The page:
By the end of the 1980s, Metallica’s place as thrash metal’s biggest band was unassailable. They entered the 90s with their sights set on an even greater prize: becoming the world’s biggest rock band, period. The only problem was that there was no way they were going to do it with another record like 1988’s prog metal-tinged epic …And Justice For All.
“When we were done with …And Justice For All there was no place to go,” drummer Lars Ulrich told Uncut in 2020. “We’d hit the wall. After playing all those songs on the road for a couple of years we said, ‘There’s got to be a reset here.’”
It wasn’t just Metallica who felt that way. By the start of the new decade the entire music industry was looking to hit the reset button. Glam metal, which had ruled MTV for the last few years, was fast approaching its sell-by-date, and while thrash may have crossed over into arenas with the landmark Clash Of The Titans tour, it too felt long in the tooth.
Yet something was stirring in Seattle. Bands such as Soundgarden, Mudhoney and a pre-superstardom Nirvana were mashing together punk and metal into an abrasive new sound dubbed “grunge” by the press – and it would provide unexpected inspiration for Metallica.
“It was about two or three o’clock in the morning. I had just been listening to Louder Than Love, the Soundgarden album,” recalled guitarist Kirk Hammett in 2017. “I heard that album, I was inspired; I picked up my guitar and out came that riff.”
Hammett’s early morning riff would become the basis of Enter Sandman, itself the first song the band wrote for what would become their self-titled fifth album (aka the Black Album). Metallica wanted their next record to be a 180-degree shift away from …And Justice For All’s complex time signatures and epic running times, and Enter Sandman encapsulated this back-to-basics approach.
Stripped their sound right down wasn’t the only thing that that had changed. Metallica had enjoyed a fruitful relationship with Danish producer Flemming Rasmussen since Ride The Lightning, but they figured they needed fresh input to help them execute their great leap forwards.
“Some people thought Bob would make us sound too commercial,” said James Hetfield. “You know: ʻOh, Bob works with Bon Jovi, Bob works with Mötley Crüe.ʼ But if Flemming Rasmussen worked on a Bon Jovi record, would Bon Jovi all of a sudden sound like Metallica?”
Not that Metallica were entirely comfortable with Rock at first – nor vice versa. But having worked with some of rock‘s biggest egos, the producer certainly wasn’t unafraid to trample over the band’s feelings.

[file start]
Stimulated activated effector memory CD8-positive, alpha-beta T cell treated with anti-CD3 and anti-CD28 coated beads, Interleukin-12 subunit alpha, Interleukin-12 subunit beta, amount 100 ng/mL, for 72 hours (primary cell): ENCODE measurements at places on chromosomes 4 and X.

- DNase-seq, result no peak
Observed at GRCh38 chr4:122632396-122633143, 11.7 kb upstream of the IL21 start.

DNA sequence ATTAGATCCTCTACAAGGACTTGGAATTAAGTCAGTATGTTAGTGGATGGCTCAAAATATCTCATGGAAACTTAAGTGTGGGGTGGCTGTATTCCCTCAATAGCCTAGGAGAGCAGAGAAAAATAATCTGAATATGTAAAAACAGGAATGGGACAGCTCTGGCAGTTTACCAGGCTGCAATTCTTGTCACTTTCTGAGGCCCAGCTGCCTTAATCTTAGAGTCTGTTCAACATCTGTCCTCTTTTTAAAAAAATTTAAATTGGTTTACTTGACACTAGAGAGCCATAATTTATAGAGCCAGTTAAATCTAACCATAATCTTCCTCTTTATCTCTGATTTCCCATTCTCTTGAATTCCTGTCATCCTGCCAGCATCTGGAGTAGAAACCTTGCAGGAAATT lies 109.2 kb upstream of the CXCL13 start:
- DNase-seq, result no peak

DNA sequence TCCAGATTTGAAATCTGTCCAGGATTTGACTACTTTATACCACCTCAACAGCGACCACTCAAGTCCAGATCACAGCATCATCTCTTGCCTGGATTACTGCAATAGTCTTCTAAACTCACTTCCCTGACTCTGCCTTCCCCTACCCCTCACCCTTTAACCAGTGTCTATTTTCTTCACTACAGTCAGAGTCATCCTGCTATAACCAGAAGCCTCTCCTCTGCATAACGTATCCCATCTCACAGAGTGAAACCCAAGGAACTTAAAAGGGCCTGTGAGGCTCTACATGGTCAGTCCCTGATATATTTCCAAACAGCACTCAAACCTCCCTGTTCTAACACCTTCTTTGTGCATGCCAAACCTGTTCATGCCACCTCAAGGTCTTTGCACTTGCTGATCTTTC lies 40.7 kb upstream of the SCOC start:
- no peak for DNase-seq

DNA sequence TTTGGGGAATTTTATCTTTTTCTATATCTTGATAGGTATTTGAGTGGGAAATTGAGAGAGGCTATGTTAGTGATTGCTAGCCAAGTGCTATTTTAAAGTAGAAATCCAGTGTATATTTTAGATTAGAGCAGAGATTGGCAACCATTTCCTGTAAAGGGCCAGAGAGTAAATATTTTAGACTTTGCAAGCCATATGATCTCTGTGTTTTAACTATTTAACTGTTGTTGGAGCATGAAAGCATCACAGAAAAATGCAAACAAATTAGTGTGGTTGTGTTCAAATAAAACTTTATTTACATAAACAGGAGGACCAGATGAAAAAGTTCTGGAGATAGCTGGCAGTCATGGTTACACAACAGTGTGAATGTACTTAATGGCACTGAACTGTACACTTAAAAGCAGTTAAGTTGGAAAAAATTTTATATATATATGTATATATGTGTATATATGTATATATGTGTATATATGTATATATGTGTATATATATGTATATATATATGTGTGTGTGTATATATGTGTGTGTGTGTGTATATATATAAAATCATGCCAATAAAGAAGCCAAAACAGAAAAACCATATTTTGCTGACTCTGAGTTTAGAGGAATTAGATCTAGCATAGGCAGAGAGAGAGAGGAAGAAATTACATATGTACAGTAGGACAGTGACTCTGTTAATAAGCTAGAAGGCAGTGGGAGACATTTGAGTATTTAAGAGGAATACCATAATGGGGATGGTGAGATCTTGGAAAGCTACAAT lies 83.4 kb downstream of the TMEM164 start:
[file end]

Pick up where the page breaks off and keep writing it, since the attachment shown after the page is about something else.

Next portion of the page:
“I really didn’t give a shit, to be honest,” Rock recalled to Uncut in 2014. “When they started doing things the way they had always done, I just gave [songs] back to them. They were quite taken aback. When they’d do stupid things I’d call them on it. Lars would show up really late and I’d say, ‘What a fucking asshole you are…’ I don’t think people did that to them before.”
Yet Rock’s impact on Metallica was immediate. Where the band had previously recorded their parts separately, he insisted the play together in the studio.
And it was Rock, along with Lars Ulrich, who pressured James Hetfield into rewriting the song’s lyrics. The frontman’s original subject matter revolved around Sudden Infant Death Syndrome, or cot death – the line “Off to never never land” was originally “Disrupt the perfect family”. But the drummer and producer both thought the subject matter was too heavy, and told Hetfield so.
“That pissed me off so much!” the singer told Guitar World in 2018. “I was like, ‘Fuck you! I’m the writer here!’ But that was the first challenge from someone else and it made me work harder.”
Hetfield swallowed his annoyance and rewrote the lyrics, reframing it as a kind of twisted lullaby that drew on a child’s fears, real and imagined. The Sandman of the title was a reference to a mythical figure who would sneak into children’s bedrooms to sprinkle sand in their eyes (ironically, the band had been sitting on the title Enter Sandman for “six years”, according to Lars Ulrich).
Not everything Bob Rock suggested made it past Hetfield and Ulrich. The producer wasn’t convinced that the completed Enter Sandman was an obvious hit, preferring the thrashier Holier Than Thou as the album’s first single. This time the drummer intervened, holding firm in his belief that the track was the perfect way to launch what he knew would be Metallica’s most important album.
And so it proved. Released on July 29, 1991, Enter Sandman reached No.16 in the US and No.5 in the UK. But this was more than Metallica’s biggest single so far – as Lars intuited, it was the perfect jumping off point for the next stage of their career, teeing up the Black Album just under two months later.
Enter Sandman and the Black Album proved to be game-changers, turning Metallica from one of metal’s biggest bands into a genuine mainstream phenomenon (they also hastened the demise of the thrash scene – which of their former peers could hope to match it, artistically or commercially?).
Thirty years on, Enter Sandman marks the biggest turning point in Metallica’s career, and a song that’s embedded deep within not just metal’s DNA but the DNA of popular culture as a whole – how many other songs have been covered by crooner Pat Boone, Motörhead and King Crimson mastermind Robert Fripp and his wife Toyah?
“It really did sweep across the board,” said Lars Ulrich in 2020. “What’s interesting for me is I burn out on a lot of the stuff we do, but it has such staying power. A short, simple rock song.”